With the GatedTalent business approach, it is the executive search firms that have to pay for accessing top talent on their database. That seems to me the way it should be, but I wanted to learn more about the company and service.
So, I recently had the opportunity to speak with Louise Duffield, an Executive Researcher with GatedTalent. I asked Louise to tell me a little bit more about the platform and how it works from the executive point of view.
Here is the takeaway from our Q&A session:
Tim: Louise, why should an executive register with GatedTalent?
Louise: The Answer will vary based on those ‘actively’ looking and those who are not looking ‘right now’.
Most executives will know a couple of senior recruiters. Most also know that senior positions aren’t advertised. Most will realize that high level Searches are handled by a single recruiting firm. However, most don’t think through the ramifications of these three facts – if you know 5 of the top 6 recruiters in a sector, but the perfect position for you is being filled by the 6th and is not being advertised, they you are not going to hear from that recruiter unless you can be found.
GatedTalent helps highlight your achievements and aspirations and puts you under the nose of leading recruiters – it is used by over 200 of the leading Search firms in the World to identify and engage with talent and is accessed via the CRM they use day in, day out. It’s also private, so executives can share more information that they would on LinkedIn ensuring that they are more easily found.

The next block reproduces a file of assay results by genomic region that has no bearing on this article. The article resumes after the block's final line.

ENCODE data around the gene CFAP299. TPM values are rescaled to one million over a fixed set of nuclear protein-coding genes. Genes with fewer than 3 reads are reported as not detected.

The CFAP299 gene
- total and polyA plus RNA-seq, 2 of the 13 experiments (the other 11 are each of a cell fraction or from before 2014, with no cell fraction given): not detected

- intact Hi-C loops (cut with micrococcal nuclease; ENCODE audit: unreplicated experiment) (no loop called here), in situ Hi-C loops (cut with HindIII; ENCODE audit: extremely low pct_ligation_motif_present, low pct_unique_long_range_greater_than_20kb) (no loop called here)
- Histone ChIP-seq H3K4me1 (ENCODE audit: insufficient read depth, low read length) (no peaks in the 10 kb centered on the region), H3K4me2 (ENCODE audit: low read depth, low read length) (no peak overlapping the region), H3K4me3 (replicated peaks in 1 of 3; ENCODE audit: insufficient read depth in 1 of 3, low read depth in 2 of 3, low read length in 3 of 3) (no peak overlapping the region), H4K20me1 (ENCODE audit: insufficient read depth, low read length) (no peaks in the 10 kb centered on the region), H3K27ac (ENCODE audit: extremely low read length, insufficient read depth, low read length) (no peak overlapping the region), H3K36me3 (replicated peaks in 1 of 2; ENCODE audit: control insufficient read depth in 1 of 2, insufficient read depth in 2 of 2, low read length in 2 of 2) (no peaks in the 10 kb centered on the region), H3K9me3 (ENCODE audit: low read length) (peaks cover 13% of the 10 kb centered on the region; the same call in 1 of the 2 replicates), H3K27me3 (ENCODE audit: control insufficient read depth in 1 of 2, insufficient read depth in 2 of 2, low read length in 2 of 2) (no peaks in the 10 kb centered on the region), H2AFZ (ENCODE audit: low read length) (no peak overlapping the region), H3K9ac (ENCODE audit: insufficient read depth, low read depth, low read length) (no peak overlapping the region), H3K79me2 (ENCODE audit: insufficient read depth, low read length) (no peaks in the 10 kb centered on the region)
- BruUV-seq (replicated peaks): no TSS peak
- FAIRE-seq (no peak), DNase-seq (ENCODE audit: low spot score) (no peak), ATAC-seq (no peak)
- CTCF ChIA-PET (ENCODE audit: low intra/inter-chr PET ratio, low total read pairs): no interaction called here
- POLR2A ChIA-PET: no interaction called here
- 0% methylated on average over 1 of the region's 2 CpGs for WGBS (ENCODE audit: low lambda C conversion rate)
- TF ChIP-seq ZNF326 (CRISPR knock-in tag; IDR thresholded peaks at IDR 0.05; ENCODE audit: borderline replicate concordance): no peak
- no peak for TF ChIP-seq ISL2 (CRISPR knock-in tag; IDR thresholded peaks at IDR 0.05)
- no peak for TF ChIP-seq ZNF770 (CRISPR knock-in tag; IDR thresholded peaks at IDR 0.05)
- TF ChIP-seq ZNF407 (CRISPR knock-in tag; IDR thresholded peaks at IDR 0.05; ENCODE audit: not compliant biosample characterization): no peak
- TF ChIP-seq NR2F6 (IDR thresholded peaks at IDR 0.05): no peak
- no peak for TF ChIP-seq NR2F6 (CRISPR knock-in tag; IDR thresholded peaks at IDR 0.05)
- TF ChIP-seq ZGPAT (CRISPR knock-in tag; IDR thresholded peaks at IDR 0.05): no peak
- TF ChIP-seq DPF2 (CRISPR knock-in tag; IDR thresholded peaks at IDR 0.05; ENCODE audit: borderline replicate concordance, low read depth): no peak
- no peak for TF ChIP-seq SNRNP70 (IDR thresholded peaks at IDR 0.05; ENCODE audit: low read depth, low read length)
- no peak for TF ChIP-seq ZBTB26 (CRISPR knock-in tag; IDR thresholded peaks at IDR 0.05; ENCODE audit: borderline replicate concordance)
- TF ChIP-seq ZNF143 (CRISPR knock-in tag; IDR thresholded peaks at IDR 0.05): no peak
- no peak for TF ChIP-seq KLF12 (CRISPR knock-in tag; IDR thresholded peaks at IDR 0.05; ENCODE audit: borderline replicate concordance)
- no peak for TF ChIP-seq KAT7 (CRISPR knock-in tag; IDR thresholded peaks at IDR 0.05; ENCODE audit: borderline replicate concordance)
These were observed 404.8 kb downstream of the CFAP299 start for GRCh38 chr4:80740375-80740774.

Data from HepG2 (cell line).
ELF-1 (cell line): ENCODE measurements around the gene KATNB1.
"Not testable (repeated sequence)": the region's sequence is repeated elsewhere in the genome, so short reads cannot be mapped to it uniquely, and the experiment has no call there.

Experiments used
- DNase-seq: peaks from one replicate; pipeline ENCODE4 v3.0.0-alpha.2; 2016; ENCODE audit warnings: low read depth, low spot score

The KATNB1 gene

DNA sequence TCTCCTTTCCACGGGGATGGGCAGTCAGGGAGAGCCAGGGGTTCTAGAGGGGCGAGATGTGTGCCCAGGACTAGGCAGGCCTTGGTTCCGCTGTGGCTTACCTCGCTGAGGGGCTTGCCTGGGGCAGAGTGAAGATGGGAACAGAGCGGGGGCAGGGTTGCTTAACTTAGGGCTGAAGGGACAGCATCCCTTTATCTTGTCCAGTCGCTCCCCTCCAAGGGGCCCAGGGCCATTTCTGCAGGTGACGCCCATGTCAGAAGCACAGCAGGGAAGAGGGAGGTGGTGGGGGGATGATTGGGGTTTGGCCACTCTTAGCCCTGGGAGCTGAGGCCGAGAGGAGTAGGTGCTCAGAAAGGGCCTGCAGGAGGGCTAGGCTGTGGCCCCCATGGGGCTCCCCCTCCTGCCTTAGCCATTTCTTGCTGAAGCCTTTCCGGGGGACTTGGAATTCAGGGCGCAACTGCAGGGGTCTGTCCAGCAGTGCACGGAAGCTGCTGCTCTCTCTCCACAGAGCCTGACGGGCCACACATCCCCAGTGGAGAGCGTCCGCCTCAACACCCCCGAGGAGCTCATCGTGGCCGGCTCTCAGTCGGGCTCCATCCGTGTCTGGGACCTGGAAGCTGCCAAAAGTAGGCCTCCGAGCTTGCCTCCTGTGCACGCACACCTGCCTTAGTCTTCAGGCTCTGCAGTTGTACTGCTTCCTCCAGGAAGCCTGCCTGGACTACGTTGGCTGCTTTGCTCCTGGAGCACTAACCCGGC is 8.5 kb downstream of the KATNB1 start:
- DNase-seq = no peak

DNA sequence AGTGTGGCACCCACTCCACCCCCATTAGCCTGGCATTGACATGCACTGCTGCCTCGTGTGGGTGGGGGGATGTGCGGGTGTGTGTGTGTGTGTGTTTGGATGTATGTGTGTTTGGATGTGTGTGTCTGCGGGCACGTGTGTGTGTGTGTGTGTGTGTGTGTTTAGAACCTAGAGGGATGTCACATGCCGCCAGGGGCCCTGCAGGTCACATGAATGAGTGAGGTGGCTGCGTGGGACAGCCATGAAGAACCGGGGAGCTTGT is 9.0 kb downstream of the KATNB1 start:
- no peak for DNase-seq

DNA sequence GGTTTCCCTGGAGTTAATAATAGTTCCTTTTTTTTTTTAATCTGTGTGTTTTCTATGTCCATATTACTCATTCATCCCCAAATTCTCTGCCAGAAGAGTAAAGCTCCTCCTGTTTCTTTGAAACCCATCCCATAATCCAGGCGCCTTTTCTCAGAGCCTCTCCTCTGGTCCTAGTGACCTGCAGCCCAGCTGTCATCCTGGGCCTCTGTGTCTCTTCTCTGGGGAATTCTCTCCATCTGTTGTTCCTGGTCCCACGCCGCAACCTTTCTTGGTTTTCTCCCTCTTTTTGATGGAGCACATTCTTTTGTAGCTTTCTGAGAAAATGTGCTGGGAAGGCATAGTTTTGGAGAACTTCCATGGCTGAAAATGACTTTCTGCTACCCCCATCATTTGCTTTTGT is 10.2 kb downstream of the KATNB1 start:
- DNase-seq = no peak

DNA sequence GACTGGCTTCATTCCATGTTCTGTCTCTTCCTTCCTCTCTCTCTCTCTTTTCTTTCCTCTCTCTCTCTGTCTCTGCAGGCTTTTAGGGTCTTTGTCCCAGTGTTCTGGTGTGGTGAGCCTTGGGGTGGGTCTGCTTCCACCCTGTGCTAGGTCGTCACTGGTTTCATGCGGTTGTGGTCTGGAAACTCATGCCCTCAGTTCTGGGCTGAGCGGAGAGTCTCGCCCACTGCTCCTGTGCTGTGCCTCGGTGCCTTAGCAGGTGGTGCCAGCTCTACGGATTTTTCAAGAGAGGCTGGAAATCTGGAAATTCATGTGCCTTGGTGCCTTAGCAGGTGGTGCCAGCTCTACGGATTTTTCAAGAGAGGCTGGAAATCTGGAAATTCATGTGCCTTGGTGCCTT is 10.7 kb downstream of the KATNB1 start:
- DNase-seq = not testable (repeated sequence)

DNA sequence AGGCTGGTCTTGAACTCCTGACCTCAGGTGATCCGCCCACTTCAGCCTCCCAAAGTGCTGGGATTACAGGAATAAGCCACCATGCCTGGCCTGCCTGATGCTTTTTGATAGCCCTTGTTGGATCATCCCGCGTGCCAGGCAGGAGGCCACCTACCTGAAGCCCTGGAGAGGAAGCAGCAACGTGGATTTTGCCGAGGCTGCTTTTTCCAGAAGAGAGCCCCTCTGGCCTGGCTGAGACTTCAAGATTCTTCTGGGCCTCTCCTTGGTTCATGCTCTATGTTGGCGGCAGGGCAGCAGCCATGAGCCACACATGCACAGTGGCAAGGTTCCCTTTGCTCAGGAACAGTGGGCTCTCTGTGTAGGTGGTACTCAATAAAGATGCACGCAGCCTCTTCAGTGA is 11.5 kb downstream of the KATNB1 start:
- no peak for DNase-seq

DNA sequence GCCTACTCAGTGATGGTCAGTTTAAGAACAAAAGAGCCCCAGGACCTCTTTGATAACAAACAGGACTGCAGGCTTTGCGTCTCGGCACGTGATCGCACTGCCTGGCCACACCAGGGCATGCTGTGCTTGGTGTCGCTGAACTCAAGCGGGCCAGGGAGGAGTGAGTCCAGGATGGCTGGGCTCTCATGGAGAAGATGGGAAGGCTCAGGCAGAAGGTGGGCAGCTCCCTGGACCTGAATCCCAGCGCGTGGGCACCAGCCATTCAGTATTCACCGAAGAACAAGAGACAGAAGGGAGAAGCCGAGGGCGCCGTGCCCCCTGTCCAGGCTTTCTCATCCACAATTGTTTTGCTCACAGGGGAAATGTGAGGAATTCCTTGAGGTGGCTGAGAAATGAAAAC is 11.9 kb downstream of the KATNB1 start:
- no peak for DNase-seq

Fundamentally, what I do state to those who are not actively looking ‘right now’ is GatedTalent is a way to stay on the ‘radar’, something we touched on in our last article was the rate at which things can change day to day. It’d better to be on the ‘radar’ and be informed in my opinion, then to dismiss a chance of being found for your perfect next role.
Tim: Could you tell us a bit the type of opportunities executives can expect to find through GatedTalent? Can you find C-level opportunities through the platform?
Louise: Absolutely. We have over 200 clients across 30 countries. Many undertake Board work; others cover the C-Suite. We also have clients which deal with Consulting or Interim roles. An executive can express their interest in their preferred role/s in a GatedTalent profile – under ‘Aspirations’, they can add as many roles which are of interest to them currently, along with aspirational information on location and compensation expectations.
Tim: Could you tell us a bit about the confidentiality aspect of the platform for executives who are currently employed and might want to be on the platform in stealth mode?
Louise: This is crucial for our members. A clear majority of profiles in the platform belong to successful executives who are currently employed. They can’t be seen to be looking! A point made to me time and time again and of course always happy to reassure our executives on!